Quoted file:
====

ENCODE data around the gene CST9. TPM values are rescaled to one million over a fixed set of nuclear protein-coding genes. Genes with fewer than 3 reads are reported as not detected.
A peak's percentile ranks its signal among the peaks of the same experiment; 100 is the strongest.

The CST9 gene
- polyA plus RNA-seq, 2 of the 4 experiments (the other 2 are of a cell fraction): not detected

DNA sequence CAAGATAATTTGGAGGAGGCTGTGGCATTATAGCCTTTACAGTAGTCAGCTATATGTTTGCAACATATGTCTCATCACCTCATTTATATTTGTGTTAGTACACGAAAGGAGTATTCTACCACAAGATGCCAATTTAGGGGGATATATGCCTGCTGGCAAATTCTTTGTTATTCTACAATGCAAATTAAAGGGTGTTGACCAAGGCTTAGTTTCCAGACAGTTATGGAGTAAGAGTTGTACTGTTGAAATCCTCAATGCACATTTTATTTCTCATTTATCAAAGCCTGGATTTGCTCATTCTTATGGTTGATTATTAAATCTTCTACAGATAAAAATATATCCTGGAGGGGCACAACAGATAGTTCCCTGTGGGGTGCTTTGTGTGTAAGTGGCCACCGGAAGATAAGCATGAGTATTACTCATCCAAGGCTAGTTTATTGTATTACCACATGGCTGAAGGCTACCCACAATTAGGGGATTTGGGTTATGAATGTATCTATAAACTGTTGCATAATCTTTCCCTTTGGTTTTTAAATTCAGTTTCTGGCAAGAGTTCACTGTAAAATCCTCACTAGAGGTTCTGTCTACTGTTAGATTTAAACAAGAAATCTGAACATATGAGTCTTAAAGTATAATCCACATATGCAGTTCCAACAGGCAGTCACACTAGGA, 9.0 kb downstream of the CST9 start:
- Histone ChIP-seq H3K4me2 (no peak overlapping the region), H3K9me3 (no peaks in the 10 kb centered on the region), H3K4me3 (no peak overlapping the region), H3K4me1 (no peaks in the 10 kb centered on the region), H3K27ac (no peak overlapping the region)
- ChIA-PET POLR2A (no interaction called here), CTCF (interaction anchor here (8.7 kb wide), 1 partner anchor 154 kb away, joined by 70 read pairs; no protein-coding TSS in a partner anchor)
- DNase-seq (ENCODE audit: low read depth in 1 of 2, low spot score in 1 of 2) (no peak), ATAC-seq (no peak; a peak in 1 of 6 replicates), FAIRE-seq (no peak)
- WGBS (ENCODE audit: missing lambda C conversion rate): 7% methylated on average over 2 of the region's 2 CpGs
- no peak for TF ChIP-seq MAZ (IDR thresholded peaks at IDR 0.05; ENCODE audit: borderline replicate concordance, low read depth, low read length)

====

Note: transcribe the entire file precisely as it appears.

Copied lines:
ENCODE data around the gene CST9. TPM values are rescaled to one million over a fixed set of nuclear protein-coding genes. Genes with fewer than 3 reads are reported as not detected.
A peak's percentile ranks its signal among the peaks of the same experiment; 100 is the strongest.

The CST9 gene
- polyA plus RNA-seq, 2 of the 4 experiments (the other 2 are of a cell fraction): not detected

DNA sequence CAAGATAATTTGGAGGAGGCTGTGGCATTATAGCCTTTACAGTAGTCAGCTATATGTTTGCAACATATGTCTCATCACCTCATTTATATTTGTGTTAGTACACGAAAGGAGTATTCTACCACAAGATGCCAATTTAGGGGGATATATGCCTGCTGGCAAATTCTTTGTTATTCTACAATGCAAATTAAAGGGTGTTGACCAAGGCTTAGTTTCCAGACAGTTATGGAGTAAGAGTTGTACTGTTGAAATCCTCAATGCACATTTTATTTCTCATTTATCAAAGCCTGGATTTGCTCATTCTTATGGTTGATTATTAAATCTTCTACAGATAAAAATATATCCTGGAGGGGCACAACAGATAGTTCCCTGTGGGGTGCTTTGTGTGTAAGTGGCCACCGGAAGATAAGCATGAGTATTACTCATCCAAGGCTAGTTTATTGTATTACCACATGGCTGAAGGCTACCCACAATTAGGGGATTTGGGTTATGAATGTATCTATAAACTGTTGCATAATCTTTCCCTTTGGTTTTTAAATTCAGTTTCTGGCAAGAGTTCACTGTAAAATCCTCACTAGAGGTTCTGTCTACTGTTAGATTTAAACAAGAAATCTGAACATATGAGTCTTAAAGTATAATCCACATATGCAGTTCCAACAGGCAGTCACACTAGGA, 9.0 kb downstream of the CST9 start:
- Histone ChIP-seq H3K4me2 (no peak overlapping the region), H3K9me3 (no peaks in the 10 kb centered on the region), H3K4me3 (no peak overlapping the region), H3K4me1 (no peaks in the 10 kb centered on the region), H3K27ac (no peak overlapping the region)
- ChIA-PET POLR2A (no interaction called here), CTCF (interaction anchor here (8.7 kb wide), 1 partner anchor 154 kb away, joined by 70 read pairs; no protein-coding TSS in a partner anchor)
- DNase-seq (ENCODE audit: low read depth in 1 of 2, low spot score in 1 of 2) (no peak), ATAC-seq (no peak; a peak in 1 of 6 replicates), FAIRE-seq (no peak)
- WGBS (ENCODE audit: missing lambda C conversion rate): 7% methylated on average over 2 of the region's 2 CpGs
- no peak for TF ChIP-seq MAZ (IDR thresholded peaks at IDR 0.05; ENCODE audit: borderline replicate concordance, low read depth, low read length)